This additional interest is compensation for the risk the investor is exposed to. Since companies can go out of business and fail to earn profits from their projects or expansion plans, they are risky options for investors.
To attract investors, they have to offer higher rates above the US Treasury bond rates (which are the lowest risk options for investors).
The bond or yield spread is the difference between two separate groups of bonds. Since bonds are time and yield based, they are in different groups and are usually selected for investment based on their profits.
The spread helps determine the yield and valuation of the bond in the secondary market, in particular. In addition, spreads act as a signal for investors about which bonds are riskier, and they help determine the final pricing of the bond for the buyer and seller.
What Makes Spreads Tighten?
A corporate (or credit) spread is the additional interest a lender wants as compensation for the additional risk they incur by investing in the company.
Since yields on bonds are relatively fluid due to market and interest rate fluctuations, the spread on bond yields also fluctuates and can tighten or expand according to market influences.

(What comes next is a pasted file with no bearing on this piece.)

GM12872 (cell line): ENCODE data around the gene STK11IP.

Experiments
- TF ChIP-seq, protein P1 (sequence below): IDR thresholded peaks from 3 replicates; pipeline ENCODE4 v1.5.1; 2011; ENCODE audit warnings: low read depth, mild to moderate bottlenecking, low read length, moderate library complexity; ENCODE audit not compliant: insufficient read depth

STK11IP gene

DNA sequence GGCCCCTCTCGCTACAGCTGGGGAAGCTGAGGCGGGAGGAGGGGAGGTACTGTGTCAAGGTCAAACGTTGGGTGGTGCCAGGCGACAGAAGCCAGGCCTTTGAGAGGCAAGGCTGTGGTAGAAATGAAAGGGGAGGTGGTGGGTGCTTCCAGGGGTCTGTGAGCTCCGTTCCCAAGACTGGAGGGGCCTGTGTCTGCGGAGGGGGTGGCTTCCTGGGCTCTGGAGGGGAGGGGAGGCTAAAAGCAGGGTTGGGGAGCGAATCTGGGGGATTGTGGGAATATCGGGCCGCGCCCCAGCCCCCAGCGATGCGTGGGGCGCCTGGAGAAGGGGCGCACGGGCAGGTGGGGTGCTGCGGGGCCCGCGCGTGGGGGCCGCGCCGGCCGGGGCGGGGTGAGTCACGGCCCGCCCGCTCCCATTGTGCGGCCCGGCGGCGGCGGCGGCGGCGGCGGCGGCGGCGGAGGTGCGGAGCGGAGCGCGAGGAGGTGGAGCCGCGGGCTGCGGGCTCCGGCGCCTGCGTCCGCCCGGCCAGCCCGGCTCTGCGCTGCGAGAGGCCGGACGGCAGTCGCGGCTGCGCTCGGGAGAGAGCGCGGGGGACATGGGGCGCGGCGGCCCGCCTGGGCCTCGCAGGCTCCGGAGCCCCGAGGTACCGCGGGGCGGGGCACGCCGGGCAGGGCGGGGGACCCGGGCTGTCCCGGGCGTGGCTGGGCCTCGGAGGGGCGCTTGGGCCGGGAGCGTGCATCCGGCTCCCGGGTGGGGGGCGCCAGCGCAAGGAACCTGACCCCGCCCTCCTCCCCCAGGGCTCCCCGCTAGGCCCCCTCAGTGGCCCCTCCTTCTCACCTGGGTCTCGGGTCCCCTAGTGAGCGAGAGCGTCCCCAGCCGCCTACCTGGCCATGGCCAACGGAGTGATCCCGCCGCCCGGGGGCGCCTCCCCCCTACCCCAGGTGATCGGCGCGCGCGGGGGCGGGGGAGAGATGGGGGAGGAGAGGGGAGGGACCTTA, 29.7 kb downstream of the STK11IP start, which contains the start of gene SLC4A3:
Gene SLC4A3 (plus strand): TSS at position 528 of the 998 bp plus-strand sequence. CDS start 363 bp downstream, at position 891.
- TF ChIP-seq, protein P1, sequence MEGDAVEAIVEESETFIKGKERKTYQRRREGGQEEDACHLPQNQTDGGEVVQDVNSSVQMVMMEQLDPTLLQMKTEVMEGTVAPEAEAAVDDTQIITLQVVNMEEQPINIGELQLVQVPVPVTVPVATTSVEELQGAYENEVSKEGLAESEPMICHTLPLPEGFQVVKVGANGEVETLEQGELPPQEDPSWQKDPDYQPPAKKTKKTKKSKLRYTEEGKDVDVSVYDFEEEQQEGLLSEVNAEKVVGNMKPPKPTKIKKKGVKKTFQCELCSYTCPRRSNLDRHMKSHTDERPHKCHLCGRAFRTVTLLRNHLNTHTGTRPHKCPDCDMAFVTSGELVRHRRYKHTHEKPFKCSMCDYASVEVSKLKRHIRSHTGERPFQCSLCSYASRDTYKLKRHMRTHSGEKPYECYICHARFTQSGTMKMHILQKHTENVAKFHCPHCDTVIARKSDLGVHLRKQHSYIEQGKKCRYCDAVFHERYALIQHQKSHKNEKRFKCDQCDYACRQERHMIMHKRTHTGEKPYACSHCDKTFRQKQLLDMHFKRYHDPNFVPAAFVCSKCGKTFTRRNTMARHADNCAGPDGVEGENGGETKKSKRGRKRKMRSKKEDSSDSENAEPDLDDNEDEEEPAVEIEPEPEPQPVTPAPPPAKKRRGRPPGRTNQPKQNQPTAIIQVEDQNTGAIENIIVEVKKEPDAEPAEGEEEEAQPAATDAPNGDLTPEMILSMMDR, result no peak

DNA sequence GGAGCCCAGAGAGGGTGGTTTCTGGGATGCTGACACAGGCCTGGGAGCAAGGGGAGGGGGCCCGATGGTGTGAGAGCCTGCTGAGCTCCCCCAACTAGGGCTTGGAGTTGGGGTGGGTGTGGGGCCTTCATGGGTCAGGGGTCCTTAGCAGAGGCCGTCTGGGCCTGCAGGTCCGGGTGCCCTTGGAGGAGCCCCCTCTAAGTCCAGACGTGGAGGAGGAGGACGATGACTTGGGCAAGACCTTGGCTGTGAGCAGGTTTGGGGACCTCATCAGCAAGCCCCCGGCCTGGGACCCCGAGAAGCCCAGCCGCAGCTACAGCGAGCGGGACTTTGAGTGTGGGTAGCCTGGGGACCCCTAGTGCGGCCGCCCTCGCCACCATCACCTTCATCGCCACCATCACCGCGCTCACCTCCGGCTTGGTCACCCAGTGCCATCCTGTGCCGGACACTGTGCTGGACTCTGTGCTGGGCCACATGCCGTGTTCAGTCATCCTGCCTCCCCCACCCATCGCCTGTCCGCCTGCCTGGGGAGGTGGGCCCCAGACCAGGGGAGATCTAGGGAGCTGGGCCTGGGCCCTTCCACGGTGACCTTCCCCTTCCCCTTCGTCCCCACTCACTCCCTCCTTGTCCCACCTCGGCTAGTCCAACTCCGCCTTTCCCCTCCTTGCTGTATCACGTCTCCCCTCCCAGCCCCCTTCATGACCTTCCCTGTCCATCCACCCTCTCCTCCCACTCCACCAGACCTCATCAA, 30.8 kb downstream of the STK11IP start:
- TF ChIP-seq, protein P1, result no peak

If a company is experiencing tightening spreads, it means that the risk perception is improving. This is because investors trust the company enough to invest in it for lower spreads. This could be due to strong financial statements, better loan servicing, or overall stable market perception.
With tightening spreads, we can infer that the company is associated with low default expectations and overall low risk. However, tighter spreads also mean that investors will get lower returns on their investments.
This means a company could lose investors or have its bonds face low demand. This will be due to a lack of investor interest just because the returns offered are too low, or they will not be able to generate sufficient interest in the secondary market.
This lack of interest in the primary market means that investors looking for high investment yields will not be excited about investing in the company. Such investors are known as growth or premium investors and are looking to make slightly more risky investments to earn higher profits.
At times, corporate or company spreads tightening occurs because there is an excess supply of investment options, and the US Treasury yields are low. However, this can be risky as such bonds have higher risk ratings than US Treasury bonds.
Bonds are a debt instrument in which companies borrow money from their investors. Bond spreads tighten with better performance and low risk perceptions for companies.
Since the corporate spread is the additional interest paid over the interest from US Treasury bonds, it falls when there are positive and low risk perceptions about the company issuing the bond.
Bonds are also commonly used in a long volatility strategy which you can read about here.